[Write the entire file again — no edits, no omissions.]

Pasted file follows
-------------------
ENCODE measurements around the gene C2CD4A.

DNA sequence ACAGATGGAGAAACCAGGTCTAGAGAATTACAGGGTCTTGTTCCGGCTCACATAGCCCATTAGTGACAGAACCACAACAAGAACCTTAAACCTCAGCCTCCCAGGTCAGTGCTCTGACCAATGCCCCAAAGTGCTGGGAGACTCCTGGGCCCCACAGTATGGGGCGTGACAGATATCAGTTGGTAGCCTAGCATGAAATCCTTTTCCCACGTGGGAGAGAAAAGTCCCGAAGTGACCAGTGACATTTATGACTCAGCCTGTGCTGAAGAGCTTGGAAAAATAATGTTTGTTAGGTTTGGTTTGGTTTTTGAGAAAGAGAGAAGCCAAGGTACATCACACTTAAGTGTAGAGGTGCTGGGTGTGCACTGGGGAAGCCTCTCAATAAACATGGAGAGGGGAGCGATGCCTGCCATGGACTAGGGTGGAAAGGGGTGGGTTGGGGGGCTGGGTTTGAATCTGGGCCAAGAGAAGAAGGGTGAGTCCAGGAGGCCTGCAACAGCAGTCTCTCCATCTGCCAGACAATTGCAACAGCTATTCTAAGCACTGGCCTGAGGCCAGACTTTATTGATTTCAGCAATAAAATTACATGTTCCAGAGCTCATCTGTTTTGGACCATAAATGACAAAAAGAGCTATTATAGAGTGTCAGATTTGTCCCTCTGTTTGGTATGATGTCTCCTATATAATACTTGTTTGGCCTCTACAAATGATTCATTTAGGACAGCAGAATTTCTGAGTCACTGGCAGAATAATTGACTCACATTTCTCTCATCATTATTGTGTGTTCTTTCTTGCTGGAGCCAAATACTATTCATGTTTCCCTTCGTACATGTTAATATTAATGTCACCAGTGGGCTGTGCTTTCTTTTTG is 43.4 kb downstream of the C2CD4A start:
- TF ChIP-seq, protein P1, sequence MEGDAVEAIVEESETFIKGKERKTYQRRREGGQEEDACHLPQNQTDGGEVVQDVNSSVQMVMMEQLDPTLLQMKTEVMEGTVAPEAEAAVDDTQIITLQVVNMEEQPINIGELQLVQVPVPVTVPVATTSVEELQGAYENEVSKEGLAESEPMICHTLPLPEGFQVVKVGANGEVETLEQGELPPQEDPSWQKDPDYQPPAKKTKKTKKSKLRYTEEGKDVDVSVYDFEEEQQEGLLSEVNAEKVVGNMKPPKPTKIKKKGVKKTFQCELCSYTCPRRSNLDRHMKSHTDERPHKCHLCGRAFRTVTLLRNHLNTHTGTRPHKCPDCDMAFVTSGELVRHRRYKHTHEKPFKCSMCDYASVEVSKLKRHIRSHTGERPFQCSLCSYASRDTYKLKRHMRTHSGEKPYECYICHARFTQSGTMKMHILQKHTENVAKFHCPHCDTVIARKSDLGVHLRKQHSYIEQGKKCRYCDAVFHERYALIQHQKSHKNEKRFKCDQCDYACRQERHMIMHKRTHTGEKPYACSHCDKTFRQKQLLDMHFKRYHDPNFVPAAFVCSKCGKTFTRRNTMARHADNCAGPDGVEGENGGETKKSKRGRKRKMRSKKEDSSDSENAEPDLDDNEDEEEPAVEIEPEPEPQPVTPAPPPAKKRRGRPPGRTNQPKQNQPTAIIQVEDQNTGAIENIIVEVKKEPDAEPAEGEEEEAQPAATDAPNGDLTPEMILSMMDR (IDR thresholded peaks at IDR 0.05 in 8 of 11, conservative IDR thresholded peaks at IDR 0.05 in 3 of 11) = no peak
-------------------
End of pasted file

ENCODE measurements around the gene C2CD4A.

DNA sequence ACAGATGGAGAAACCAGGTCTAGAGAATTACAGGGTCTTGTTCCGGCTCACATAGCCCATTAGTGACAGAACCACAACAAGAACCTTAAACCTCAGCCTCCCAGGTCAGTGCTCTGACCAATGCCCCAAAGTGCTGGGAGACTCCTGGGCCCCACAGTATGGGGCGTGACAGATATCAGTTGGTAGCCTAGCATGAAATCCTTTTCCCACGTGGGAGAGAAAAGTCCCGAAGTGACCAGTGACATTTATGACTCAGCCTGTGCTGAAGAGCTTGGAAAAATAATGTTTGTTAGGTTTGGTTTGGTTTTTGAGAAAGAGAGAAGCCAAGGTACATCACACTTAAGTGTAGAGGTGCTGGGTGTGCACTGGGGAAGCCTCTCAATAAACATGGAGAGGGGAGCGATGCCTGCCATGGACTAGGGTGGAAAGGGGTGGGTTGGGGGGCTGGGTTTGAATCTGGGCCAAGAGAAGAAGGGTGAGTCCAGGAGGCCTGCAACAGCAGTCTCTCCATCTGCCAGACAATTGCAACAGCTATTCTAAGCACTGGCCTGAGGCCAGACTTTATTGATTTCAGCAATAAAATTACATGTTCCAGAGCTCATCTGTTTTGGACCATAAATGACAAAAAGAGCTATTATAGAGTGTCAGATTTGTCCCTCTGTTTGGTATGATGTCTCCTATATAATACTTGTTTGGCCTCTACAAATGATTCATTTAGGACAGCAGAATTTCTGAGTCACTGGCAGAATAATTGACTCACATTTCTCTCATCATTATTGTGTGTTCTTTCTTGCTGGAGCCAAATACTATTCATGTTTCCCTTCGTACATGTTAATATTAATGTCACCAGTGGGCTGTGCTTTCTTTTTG is 43.4 kb downstream of the C2CD4A start:
- TF ChIP-seq, protein P1, sequence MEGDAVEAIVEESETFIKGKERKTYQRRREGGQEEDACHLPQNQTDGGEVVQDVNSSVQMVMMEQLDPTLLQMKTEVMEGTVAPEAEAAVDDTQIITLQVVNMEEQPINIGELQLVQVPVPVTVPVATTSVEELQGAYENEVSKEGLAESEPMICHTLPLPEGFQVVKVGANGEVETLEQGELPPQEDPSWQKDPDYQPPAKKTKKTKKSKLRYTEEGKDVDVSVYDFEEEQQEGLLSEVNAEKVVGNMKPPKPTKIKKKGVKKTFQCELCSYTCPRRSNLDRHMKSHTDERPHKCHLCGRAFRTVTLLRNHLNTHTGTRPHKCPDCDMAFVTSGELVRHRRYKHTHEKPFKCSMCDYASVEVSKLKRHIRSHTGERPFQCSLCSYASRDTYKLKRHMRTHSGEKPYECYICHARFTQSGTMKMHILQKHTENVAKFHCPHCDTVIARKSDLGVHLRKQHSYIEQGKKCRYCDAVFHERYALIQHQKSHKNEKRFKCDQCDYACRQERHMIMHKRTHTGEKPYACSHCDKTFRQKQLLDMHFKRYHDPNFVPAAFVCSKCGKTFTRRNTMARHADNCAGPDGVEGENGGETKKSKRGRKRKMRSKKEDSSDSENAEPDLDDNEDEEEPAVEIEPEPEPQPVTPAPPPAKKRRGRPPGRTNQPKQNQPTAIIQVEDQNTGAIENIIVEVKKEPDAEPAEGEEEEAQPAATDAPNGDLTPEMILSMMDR (IDR thresholded peaks at IDR 0.05 in 8 of 11, conservative IDR thresholded peaks at IDR 0.05 in 3 of 11) = no peak